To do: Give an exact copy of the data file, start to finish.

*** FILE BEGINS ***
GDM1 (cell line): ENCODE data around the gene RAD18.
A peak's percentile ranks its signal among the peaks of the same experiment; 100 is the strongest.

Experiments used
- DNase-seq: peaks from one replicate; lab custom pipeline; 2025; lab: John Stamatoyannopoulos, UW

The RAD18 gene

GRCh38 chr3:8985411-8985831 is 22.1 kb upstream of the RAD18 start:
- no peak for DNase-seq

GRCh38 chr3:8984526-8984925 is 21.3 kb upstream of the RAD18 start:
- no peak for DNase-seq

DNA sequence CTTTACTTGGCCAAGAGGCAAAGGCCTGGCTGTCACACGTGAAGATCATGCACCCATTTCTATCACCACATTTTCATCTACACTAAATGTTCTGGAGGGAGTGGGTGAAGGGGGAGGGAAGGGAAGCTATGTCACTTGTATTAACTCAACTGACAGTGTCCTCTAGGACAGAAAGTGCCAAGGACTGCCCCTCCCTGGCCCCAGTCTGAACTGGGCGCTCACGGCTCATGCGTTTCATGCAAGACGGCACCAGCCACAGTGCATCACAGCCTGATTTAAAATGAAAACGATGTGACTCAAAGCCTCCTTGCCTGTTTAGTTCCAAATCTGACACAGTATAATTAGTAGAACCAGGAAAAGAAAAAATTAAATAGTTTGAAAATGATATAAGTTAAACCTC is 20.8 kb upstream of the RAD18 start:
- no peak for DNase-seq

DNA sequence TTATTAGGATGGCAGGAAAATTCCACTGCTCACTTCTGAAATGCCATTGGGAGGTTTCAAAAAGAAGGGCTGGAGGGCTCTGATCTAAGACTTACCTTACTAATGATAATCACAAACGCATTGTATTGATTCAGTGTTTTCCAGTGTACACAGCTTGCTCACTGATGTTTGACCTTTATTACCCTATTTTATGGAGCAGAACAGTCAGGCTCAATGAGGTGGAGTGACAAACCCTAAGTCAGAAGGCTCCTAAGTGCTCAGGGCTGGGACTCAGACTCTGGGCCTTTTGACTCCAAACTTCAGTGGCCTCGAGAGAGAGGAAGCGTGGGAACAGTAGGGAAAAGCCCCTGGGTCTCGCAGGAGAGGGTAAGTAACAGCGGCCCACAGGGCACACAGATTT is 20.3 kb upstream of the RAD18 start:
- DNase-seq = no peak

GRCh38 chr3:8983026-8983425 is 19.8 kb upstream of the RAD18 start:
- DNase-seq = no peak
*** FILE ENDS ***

GDM1 (cell line): ENCODE data around the gene RAD18.
A peak's percentile ranks its signal among the peaks of the same experiment; 100 is the strongest.

Experiments used
- DNase-seq: peaks from one replicate; lab custom pipeline; 2025; lab: John Stamatoyannopoulos, UW

The RAD18 gene

GRCh38 chr3:8985411-8985831 is 22.1 kb upstream of the RAD18 start:
- no peak for DNase-seq

GRCh38 chr3:8984526-8984925 is 21.3 kb upstream of the RAD18 start:
- no peak for DNase-seq

DNA sequence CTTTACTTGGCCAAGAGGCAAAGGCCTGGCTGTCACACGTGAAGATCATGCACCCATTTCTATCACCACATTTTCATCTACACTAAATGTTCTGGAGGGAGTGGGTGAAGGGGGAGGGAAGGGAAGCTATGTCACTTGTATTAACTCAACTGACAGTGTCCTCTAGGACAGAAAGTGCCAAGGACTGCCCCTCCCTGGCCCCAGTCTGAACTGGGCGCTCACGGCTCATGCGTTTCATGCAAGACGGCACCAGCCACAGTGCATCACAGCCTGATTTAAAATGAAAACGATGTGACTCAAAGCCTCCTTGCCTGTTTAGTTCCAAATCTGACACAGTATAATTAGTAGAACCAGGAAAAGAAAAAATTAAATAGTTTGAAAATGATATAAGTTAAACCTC is 20.8 kb upstream of the RAD18 start:
- no peak for DNase-seq

DNA sequence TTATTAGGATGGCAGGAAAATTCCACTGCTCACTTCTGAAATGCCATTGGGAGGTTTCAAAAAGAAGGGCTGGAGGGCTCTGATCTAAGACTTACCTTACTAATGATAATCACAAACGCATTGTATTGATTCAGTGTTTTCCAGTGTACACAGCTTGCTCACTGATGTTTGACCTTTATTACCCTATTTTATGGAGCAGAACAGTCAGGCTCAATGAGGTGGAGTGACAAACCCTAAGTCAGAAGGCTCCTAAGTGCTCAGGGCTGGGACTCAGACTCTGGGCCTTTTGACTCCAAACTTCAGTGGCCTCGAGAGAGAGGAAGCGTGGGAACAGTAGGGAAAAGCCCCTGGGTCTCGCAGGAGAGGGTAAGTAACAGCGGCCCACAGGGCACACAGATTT is 20.3 kb upstream of the RAD18 start:
- DNase-seq = no peak

GRCh38 chr3:8983026-8983425 is 19.8 kb upstream of the RAD18 start:
- DNase-seq = no peak